Thanks to National Lottery players, young adults with a range of disabilities, stroke survivors and Cumbrian school children will research and interpret Carlisle’s textile manufacturing heritage.
The project will research Carlisle’s textile industry from the 1700’s, looking at how the major changes in technology and transportation made Carlisle into one of the country’s major textile towns.
Project research will conclude in two public exhibitions at Carlisle and Whitehaven Libraries and two performances at the Old Fire Station, Carlisle and Distington Community School.
Project participants include members of Prism Arts’ Studio Arts, Studio Workshop and Creative Conversations groups, working alongside pupils from Upperby Primary and Distington Community Schools.
Mrs Jose Hodgkins, Head Teacher, Upperby Primary School said: “This Heritage Lottery project will help to develop our pupils by improving their skills in research, communication, interpretation and the creative arts. It also supports the school’s aim for pupil personal development in a range of areas including academic ability, team working and self-esteem.”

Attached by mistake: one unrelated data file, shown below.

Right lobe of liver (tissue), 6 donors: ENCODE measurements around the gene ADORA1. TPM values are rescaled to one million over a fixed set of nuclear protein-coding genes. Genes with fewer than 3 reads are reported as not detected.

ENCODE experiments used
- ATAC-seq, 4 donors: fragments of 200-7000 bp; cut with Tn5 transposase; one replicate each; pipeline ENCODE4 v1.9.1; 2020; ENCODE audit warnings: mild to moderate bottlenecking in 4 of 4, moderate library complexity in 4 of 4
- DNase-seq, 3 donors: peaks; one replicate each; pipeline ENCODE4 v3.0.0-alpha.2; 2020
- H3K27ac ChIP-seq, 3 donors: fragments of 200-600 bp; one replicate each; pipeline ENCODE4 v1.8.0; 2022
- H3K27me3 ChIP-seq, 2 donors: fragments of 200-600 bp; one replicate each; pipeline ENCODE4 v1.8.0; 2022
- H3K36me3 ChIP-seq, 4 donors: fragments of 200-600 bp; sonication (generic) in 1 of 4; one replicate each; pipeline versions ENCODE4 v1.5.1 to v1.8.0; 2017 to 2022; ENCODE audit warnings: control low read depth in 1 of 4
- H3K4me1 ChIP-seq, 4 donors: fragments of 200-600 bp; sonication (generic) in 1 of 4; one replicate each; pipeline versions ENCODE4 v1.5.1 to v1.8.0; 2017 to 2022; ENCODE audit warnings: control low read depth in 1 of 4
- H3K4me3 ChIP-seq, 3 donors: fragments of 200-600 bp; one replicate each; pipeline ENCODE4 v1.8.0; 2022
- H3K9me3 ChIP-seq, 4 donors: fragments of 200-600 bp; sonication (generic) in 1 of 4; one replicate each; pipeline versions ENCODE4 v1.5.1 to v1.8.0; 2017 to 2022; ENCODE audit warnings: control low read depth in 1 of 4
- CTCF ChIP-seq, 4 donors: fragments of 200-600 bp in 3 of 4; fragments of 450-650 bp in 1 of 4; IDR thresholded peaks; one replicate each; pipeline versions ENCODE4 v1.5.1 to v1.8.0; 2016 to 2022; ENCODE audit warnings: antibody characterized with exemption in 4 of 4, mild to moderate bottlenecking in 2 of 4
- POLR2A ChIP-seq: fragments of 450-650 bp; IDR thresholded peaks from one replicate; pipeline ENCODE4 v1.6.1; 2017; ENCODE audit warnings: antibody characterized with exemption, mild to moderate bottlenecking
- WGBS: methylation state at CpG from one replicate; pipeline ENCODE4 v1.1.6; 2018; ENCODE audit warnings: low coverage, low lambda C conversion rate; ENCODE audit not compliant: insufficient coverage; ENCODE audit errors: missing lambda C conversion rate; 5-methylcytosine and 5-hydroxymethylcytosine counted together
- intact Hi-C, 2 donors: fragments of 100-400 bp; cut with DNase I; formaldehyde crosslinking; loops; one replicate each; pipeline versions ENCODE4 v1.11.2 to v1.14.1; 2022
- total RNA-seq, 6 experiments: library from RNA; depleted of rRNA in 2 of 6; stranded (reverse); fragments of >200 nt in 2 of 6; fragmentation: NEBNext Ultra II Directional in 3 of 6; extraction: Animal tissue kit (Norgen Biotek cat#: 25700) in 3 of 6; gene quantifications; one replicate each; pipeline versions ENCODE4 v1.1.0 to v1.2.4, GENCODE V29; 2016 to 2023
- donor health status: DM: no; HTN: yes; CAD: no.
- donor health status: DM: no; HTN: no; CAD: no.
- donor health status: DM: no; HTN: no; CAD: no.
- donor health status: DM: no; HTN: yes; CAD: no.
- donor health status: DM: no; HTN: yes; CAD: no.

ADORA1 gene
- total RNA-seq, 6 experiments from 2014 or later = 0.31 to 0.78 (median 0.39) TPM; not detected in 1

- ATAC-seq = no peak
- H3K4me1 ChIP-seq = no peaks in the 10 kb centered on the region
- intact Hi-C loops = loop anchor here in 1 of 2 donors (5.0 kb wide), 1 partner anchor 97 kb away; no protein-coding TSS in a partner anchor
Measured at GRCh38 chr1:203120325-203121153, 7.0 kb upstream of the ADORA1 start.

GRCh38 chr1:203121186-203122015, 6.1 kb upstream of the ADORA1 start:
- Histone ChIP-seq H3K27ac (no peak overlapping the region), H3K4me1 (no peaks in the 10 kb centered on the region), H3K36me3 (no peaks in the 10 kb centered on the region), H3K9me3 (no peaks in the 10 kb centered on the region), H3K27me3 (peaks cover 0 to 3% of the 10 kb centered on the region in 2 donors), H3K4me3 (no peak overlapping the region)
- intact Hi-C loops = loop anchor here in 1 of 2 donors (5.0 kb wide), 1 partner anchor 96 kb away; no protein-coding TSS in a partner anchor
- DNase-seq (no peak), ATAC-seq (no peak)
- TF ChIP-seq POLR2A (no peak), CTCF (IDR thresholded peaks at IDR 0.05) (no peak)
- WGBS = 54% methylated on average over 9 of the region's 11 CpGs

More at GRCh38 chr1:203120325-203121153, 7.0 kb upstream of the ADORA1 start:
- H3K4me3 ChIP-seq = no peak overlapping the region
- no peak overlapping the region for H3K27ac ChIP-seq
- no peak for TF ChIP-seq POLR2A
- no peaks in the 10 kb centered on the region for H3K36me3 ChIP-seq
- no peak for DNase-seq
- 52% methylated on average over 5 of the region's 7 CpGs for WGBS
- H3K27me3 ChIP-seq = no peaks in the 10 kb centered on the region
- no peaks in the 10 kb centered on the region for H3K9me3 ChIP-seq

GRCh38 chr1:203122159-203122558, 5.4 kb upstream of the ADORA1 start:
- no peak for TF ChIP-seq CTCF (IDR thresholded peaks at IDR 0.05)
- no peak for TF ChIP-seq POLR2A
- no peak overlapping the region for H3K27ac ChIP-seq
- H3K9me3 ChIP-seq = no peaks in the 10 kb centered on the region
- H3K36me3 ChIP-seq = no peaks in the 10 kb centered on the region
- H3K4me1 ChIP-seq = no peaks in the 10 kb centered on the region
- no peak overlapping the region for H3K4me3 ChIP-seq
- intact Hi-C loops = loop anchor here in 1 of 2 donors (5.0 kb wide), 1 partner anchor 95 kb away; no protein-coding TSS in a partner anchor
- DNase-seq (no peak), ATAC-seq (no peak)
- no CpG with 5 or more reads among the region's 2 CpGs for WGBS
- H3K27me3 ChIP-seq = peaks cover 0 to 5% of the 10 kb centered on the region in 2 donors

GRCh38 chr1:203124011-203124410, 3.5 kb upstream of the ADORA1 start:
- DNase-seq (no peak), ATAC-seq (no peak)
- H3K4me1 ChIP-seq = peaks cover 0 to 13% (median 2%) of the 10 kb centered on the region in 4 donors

Organisations supporting the project work include Linton Tweeds, Farfield Mill, Sedbergh, Carlisle & Whitehaven Libraries and the Beacon Museum, Whitehaven. All will be offering their time, knowledge and access to buildings and services.
Catherine Coulthard, Chief Executive, Prism Arts said: “Prism Arts would like to thank the organisations taking part in our heritage project whose partnership and co-operation has made this project possible.”
Carlisle’s Textile Industry began in the 1700’s on the banks of the River Caldew starting with home weavers, to small weaving shops, to six-storey factories.
By 1840 Carlisle was the fourth most important cotton manufacturing centre in the United Kingdom, supplying textiles at home and across the world. Many of Carlisle’s most prominent buildings stand testament to the industry and bear the names of the textile families who built them.
Carlisle’s Textile Industry is an important part of the city’s heritage and one that people continue to work and engage in today. Carlisle can be proud of its industrial heritage and the high-quality textiles produced.